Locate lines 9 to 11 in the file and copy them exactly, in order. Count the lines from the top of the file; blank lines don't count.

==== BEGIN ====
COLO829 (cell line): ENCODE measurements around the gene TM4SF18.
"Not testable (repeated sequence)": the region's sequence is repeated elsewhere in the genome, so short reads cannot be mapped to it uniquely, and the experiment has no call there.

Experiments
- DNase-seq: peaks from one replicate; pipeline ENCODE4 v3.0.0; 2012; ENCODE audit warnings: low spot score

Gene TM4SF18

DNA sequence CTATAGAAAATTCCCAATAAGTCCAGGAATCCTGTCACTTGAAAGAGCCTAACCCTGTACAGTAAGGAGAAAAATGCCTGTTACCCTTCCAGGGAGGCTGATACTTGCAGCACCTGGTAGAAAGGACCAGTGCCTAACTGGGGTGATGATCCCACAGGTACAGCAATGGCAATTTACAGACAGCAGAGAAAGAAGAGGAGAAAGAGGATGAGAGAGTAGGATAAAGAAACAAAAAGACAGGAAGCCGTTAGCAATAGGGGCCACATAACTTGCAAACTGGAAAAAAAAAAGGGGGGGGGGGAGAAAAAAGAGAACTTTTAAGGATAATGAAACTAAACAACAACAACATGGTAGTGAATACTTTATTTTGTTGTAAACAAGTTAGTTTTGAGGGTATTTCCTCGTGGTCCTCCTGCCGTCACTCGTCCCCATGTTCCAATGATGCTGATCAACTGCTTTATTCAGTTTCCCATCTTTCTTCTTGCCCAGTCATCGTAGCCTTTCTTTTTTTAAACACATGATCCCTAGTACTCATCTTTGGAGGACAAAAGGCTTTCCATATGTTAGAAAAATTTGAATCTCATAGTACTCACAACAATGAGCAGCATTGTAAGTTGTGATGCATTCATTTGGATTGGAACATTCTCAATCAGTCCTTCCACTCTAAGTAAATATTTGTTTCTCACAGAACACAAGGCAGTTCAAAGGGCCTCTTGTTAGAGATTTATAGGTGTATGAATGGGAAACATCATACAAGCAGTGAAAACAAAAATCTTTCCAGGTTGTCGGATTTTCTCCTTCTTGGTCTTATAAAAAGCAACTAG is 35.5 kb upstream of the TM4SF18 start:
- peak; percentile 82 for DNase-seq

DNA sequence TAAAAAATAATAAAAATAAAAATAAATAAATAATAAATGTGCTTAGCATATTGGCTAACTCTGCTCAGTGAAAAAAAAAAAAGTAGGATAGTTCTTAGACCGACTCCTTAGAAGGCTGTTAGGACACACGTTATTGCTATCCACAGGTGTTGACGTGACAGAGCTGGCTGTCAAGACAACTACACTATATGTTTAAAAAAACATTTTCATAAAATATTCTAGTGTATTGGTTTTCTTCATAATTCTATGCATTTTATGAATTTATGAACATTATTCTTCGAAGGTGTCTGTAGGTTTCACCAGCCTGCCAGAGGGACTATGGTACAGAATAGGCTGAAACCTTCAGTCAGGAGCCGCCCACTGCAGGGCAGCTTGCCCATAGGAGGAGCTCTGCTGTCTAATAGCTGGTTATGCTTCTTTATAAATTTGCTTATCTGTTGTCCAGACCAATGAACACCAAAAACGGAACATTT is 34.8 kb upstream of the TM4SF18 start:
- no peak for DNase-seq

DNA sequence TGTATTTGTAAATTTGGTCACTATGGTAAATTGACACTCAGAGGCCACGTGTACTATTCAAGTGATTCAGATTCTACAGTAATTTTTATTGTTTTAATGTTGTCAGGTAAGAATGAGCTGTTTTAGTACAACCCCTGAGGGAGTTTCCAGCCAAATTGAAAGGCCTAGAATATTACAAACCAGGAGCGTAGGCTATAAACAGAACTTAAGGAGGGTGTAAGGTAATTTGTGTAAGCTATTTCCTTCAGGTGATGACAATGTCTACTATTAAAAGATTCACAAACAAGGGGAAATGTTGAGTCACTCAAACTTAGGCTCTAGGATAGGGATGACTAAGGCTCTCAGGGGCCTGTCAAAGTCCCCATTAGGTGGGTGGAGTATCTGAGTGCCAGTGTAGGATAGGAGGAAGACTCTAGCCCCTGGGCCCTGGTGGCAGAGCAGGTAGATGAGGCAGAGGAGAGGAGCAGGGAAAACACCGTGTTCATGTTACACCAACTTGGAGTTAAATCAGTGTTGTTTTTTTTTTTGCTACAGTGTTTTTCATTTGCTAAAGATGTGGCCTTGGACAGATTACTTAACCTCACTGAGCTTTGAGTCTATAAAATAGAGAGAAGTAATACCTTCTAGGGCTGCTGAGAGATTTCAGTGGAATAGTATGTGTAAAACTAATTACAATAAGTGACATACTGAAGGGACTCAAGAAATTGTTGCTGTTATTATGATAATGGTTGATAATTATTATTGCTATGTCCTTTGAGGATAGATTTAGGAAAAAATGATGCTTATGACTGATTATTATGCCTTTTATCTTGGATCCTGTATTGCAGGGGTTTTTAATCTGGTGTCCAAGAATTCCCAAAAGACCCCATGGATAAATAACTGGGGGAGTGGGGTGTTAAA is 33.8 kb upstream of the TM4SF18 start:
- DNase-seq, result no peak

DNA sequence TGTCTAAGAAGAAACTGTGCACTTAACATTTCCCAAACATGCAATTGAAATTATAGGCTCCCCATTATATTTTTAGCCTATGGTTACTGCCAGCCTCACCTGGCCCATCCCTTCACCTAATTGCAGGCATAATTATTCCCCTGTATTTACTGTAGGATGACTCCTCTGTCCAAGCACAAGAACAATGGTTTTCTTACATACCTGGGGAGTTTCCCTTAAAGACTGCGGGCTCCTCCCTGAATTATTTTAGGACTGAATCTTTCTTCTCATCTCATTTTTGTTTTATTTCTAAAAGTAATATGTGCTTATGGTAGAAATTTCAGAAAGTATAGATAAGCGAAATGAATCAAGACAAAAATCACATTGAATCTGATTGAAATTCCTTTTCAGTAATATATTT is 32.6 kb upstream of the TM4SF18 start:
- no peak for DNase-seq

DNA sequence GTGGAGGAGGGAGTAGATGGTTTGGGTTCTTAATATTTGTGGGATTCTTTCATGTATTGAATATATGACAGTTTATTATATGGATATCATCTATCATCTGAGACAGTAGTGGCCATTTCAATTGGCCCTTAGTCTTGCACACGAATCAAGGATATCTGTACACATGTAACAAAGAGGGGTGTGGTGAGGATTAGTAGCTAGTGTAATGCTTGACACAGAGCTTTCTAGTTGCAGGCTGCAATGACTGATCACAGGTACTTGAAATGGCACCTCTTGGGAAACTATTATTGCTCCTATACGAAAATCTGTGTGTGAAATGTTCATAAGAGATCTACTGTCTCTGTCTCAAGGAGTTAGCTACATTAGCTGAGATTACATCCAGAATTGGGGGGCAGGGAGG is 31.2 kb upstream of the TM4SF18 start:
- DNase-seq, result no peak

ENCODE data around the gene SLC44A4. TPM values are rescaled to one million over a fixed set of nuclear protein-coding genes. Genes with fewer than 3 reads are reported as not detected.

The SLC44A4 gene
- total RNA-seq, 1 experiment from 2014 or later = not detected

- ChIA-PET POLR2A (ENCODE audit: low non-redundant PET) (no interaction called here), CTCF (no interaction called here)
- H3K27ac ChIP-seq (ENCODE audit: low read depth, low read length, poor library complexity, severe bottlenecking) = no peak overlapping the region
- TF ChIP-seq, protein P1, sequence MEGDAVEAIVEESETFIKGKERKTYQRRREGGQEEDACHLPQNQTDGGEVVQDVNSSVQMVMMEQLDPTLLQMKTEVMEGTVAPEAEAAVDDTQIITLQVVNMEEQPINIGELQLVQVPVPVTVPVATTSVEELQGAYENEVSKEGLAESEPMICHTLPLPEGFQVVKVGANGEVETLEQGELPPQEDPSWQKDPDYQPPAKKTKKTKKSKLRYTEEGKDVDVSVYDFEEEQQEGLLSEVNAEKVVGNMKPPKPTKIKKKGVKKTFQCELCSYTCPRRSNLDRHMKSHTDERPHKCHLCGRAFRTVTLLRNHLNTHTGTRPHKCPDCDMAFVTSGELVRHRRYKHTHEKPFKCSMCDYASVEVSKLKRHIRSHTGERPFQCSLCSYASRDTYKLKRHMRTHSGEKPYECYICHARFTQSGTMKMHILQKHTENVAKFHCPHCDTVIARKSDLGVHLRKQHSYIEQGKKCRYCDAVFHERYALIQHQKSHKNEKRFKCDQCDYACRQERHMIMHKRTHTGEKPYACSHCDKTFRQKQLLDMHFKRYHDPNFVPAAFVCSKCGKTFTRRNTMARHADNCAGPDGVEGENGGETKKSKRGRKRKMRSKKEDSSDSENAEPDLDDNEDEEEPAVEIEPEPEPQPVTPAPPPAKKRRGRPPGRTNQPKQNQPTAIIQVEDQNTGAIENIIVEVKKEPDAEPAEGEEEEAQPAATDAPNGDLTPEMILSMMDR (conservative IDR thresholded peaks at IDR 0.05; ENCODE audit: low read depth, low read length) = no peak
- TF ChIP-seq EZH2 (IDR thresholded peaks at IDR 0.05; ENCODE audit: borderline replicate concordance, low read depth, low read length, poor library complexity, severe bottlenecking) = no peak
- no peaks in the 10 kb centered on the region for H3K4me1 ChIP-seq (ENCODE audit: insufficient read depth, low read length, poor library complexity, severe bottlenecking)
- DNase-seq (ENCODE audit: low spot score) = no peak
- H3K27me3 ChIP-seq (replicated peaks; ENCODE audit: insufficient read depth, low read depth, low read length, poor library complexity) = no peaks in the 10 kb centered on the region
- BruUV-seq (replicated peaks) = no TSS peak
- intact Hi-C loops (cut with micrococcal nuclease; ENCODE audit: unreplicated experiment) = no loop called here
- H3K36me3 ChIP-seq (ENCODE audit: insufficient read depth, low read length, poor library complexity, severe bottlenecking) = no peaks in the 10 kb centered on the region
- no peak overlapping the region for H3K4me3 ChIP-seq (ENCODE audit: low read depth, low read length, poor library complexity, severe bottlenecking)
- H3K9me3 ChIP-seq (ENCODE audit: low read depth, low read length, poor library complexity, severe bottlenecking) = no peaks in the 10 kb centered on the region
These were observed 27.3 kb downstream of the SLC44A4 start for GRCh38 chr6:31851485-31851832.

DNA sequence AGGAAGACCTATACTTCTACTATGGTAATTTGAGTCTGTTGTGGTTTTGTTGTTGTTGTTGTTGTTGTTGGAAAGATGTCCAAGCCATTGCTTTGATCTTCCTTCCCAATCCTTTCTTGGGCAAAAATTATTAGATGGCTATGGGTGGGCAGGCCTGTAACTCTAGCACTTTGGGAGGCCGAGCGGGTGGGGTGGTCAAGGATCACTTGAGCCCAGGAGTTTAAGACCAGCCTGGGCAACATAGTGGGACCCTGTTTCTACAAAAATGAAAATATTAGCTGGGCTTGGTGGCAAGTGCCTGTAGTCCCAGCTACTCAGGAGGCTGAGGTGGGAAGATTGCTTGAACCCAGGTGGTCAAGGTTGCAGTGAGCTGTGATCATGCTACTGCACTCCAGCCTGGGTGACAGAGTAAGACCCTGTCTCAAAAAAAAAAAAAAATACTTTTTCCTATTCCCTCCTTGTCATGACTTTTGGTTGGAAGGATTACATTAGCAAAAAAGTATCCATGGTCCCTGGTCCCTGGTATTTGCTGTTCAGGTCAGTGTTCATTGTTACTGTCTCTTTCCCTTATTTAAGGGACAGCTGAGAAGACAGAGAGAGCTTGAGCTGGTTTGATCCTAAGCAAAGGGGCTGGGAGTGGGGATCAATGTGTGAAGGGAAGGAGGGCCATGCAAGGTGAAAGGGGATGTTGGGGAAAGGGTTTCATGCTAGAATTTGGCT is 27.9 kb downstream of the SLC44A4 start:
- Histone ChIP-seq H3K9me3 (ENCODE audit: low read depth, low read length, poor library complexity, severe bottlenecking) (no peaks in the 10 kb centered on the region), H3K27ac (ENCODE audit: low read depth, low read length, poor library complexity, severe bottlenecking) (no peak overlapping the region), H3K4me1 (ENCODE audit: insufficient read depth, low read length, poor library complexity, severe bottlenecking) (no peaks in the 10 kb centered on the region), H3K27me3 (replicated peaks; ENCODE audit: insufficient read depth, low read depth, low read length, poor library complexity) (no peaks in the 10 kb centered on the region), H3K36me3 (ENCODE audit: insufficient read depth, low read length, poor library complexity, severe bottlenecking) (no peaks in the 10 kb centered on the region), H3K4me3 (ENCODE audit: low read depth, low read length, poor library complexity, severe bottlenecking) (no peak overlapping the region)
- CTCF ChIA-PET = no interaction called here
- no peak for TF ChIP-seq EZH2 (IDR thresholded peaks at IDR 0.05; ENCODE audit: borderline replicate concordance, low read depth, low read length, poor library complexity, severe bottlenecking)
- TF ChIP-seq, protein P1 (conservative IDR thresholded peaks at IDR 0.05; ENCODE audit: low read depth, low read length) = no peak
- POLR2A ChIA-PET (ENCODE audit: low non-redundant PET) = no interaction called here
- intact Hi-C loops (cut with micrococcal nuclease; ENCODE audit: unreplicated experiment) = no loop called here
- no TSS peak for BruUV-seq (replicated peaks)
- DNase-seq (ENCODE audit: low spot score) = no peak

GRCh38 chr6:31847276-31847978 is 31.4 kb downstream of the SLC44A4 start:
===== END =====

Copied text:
- no peak for DNase-seq

DNA sequence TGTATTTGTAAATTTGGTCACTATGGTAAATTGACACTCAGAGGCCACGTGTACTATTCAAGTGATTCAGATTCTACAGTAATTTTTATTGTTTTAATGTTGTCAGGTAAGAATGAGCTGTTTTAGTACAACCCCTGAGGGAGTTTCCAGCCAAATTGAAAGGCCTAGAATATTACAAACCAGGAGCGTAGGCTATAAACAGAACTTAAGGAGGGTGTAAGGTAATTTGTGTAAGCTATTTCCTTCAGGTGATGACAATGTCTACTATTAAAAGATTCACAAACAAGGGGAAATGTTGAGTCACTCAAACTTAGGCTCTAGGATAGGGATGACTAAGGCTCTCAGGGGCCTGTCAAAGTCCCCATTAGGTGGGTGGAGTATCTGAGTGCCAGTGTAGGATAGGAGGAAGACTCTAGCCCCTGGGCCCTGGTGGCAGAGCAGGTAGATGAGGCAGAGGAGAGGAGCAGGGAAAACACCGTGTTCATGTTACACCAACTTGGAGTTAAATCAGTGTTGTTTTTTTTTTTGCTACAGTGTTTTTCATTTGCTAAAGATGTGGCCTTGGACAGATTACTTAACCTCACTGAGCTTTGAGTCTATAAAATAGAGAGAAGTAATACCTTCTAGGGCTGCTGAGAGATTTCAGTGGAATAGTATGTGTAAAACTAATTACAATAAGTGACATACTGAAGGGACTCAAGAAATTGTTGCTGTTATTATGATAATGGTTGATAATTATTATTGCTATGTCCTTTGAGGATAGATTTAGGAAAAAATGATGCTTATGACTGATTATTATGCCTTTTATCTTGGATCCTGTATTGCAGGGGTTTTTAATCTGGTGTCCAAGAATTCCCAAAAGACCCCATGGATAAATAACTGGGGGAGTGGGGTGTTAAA is 33.8 kb upstream of the TM4SF18 start:
- DNase-seq, result no peak